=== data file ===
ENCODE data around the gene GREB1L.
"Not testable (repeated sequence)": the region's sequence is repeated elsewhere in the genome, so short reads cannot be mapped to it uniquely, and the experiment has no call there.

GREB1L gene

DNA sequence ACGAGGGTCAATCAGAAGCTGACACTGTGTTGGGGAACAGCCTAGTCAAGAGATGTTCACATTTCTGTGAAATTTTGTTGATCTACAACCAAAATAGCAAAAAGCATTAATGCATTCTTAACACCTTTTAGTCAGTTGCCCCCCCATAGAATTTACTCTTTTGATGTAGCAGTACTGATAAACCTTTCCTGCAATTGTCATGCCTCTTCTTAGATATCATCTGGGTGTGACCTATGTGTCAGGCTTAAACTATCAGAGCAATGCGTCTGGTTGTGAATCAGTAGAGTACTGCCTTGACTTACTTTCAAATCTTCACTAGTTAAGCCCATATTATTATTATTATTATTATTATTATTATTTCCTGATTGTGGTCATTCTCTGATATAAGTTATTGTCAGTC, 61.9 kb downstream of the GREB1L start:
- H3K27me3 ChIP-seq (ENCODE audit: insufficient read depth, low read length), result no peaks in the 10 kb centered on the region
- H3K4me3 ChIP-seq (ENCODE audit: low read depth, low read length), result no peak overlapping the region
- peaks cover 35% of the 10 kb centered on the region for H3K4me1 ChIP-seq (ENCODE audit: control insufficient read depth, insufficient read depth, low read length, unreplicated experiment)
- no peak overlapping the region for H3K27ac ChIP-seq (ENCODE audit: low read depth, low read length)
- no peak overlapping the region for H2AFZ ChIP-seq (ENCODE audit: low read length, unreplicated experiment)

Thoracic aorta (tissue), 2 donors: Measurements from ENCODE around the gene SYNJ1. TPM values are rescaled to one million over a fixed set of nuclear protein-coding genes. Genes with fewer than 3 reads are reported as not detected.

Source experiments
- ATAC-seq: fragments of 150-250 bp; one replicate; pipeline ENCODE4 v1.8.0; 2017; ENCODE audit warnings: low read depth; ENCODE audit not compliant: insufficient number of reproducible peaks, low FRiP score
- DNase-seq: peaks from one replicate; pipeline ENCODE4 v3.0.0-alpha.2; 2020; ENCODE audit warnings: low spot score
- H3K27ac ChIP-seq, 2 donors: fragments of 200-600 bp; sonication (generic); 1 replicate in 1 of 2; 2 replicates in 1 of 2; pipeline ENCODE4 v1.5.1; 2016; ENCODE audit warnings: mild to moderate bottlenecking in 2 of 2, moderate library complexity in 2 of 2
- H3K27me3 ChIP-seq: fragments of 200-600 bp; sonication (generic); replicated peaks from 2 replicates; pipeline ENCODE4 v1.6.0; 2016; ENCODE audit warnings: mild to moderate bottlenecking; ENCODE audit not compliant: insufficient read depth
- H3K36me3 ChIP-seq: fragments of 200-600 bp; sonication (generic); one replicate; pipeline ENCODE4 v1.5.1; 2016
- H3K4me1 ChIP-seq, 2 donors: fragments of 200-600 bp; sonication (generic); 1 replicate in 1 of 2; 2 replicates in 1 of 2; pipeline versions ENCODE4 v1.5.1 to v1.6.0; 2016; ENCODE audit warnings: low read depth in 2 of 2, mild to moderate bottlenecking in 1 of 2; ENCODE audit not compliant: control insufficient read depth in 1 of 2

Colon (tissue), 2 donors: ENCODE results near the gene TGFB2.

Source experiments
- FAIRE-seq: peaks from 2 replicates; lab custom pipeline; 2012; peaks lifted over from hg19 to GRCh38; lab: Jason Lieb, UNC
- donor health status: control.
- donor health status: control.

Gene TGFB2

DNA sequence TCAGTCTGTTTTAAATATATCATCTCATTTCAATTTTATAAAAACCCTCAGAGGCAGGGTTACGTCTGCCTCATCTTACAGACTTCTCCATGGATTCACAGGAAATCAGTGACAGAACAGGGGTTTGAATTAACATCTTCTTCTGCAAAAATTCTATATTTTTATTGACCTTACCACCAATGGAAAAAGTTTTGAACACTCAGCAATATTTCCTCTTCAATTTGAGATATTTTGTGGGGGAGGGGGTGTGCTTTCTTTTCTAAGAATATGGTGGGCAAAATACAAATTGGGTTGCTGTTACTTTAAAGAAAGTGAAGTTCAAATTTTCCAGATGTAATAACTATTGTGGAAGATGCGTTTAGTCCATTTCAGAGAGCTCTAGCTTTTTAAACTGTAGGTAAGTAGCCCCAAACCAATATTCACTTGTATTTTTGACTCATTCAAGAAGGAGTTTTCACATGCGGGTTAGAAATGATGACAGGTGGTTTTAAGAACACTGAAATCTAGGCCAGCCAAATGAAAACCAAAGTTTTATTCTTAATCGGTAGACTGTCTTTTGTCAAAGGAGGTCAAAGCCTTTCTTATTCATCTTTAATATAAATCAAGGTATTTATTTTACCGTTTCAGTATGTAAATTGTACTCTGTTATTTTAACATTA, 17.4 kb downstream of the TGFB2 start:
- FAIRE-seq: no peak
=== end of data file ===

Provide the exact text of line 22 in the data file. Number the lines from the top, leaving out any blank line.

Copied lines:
- donor health status: control.